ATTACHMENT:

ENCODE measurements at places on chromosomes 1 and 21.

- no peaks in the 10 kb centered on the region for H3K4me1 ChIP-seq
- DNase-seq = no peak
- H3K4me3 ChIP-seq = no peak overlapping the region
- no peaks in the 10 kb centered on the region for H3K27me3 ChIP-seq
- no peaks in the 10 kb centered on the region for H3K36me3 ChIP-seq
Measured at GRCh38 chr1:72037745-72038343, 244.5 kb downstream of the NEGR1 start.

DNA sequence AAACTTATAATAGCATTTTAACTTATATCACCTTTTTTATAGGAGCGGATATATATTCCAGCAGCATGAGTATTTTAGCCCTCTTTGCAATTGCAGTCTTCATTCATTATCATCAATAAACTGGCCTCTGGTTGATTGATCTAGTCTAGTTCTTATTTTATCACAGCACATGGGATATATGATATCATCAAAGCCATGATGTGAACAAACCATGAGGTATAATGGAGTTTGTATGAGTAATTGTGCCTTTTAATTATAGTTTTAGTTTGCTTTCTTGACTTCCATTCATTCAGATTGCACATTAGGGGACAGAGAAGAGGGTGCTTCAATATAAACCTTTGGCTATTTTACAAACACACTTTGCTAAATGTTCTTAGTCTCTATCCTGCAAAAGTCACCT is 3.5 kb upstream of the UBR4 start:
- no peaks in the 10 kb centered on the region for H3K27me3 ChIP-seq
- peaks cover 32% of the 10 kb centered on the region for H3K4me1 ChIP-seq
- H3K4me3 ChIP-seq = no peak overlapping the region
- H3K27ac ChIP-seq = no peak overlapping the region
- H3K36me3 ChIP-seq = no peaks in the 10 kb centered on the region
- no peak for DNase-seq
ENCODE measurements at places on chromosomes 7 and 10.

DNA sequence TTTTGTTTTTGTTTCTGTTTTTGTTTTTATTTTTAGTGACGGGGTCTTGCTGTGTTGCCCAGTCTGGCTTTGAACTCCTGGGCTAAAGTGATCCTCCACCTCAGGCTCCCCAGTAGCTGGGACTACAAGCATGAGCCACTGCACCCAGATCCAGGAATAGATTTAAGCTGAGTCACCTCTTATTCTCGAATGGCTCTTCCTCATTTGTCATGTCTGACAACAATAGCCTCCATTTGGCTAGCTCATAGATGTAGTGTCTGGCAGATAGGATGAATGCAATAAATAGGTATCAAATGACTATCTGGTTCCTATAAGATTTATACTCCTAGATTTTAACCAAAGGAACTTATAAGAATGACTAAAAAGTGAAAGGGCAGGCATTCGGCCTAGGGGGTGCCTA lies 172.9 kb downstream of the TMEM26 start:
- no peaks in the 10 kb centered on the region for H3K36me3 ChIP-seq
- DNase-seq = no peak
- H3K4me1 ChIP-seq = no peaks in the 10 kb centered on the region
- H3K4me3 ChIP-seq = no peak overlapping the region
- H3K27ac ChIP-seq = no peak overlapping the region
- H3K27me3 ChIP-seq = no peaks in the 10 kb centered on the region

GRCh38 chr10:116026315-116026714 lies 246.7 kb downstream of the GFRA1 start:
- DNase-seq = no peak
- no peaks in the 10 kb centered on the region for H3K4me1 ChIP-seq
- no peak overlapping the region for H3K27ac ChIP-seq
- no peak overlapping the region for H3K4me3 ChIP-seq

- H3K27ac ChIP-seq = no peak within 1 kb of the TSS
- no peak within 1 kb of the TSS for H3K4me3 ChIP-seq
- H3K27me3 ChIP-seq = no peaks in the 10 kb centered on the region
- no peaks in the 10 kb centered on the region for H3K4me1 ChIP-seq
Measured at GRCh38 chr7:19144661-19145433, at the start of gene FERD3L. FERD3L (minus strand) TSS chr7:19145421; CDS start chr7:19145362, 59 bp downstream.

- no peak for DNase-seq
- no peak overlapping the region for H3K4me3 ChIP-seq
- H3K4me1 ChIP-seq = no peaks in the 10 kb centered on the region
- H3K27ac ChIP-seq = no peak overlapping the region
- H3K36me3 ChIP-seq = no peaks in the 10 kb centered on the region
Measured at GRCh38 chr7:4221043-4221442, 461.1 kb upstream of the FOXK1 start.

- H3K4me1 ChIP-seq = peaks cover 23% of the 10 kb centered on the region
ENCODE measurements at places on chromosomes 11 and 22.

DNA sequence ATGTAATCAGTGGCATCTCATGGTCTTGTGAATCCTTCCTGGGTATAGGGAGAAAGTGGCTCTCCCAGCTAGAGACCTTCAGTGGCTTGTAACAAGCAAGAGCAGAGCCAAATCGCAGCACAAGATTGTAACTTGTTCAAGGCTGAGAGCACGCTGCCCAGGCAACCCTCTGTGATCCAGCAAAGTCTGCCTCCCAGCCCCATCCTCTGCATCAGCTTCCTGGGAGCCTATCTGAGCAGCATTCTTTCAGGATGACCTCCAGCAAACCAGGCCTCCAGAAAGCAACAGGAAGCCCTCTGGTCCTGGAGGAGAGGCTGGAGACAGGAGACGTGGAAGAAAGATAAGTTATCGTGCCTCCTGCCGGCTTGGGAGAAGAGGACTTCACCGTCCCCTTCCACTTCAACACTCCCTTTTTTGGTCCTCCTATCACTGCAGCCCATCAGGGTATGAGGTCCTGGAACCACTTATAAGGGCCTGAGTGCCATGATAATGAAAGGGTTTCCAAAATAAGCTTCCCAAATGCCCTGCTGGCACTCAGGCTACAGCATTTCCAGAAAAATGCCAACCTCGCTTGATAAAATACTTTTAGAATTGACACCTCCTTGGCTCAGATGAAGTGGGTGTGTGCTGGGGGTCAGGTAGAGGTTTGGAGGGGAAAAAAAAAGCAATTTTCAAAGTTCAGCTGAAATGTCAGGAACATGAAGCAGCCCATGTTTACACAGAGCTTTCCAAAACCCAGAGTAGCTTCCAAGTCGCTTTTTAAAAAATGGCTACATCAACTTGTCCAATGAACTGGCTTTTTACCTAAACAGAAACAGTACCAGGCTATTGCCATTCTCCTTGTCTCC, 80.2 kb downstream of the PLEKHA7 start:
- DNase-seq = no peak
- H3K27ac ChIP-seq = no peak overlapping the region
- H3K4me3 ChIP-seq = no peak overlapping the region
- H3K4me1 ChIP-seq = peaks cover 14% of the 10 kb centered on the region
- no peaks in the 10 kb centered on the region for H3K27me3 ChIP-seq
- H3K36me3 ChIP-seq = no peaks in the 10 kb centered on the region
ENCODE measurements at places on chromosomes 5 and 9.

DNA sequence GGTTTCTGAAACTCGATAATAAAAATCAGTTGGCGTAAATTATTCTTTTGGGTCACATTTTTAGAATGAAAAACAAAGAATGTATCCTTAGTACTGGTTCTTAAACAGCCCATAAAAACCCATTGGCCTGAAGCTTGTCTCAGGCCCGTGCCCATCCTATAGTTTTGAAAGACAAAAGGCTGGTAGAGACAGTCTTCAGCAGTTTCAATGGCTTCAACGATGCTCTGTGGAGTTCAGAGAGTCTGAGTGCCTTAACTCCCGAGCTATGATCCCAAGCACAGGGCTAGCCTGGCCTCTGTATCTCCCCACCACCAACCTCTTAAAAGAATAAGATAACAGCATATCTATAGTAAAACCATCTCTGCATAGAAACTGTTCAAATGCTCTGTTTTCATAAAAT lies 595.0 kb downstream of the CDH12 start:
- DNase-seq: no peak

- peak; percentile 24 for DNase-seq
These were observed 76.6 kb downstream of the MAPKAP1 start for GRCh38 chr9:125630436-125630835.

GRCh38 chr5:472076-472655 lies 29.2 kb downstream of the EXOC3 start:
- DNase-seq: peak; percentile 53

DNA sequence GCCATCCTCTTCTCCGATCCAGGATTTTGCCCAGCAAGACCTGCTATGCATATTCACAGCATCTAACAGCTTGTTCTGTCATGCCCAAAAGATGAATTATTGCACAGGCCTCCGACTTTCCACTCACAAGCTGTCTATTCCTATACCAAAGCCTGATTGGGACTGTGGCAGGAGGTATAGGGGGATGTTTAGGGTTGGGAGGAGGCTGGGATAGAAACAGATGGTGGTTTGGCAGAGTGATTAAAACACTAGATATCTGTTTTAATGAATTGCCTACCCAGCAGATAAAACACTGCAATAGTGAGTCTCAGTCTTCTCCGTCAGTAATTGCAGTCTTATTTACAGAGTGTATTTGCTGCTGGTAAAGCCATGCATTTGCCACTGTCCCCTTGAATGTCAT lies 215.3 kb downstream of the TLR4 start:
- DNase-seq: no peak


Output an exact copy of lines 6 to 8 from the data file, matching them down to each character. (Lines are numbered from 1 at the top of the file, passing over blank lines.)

- no peaks in the 10 kb centered on the region for H3K36me3 ChIP-seq
Measured at GRCh38 chr1:72037745-72038343, 244.5 kb downstream of the NEGR1 start.

DNA sequence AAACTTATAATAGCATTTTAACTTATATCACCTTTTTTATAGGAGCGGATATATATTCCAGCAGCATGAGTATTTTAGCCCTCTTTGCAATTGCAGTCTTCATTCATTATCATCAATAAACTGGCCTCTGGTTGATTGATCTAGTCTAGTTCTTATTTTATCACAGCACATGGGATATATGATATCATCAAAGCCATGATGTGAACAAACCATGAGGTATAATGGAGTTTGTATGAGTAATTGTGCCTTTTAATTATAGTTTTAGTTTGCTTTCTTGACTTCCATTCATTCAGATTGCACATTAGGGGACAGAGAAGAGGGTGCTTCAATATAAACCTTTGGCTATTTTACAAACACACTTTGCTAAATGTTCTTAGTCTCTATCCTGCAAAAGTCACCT is 3.5 kb upstream of the UBR4 start: